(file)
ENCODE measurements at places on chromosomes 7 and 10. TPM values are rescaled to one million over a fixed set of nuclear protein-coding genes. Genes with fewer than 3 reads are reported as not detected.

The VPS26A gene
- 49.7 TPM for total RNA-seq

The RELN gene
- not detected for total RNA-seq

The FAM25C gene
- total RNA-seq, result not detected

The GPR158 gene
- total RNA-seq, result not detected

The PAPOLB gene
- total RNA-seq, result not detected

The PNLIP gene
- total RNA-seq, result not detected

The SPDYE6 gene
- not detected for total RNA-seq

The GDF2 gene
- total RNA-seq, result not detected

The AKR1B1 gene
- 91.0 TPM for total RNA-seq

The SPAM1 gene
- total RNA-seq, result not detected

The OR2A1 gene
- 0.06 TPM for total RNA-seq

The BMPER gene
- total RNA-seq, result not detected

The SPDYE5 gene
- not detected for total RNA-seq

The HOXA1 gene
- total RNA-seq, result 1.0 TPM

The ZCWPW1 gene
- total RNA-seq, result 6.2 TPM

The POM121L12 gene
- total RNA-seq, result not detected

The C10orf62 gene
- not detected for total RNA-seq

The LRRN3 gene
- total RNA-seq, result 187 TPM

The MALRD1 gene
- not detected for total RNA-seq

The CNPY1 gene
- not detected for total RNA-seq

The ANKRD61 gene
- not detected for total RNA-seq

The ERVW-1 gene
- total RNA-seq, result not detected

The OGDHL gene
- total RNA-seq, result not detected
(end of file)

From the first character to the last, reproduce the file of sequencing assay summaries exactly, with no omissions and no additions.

ENCODE measurements at places on chromosomes 7 and 10. TPM values are rescaled to one million over a fixed set of nuclear protein-coding genes. Genes with fewer than 3 reads are reported as not detected.

The VPS26A gene
- 49.7 TPM for total RNA-seq

The RELN gene
- not detected for total RNA-seq

The FAM25C gene
- total RNA-seq, result not detected

The GPR158 gene
- total RNA-seq, result not detected

The PAPOLB gene
- total RNA-seq, result not detected

The PNLIP gene
- total RNA-seq, result not detected

The SPDYE6 gene
- not detected for total RNA-seq

The GDF2 gene
- total RNA-seq, result not detected

The AKR1B1 gene
- 91.0 TPM for total RNA-seq

The SPAM1 gene
- total RNA-seq, result not detected

The OR2A1 gene
- 0.06 TPM for total RNA-seq

The BMPER gene
- total RNA-seq, result not detected

The SPDYE5 gene
- not detected for total RNA-seq

The HOXA1 gene
- total RNA-seq, result 1.0 TPM

The ZCWPW1 gene
- total RNA-seq, result 6.2 TPM

The POM121L12 gene
- total RNA-seq, result not detected

The C10orf62 gene
- not detected for total RNA-seq

The LRRN3 gene
- total RNA-seq, result 187 TPM

The MALRD1 gene
- not detected for total RNA-seq

The CNPY1 gene
- not detected for total RNA-seq

The ANKRD61 gene
- not detected for total RNA-seq

The ERVW-1 gene
- total RNA-seq, result not detected

The OGDHL gene
- total RNA-seq, result not detected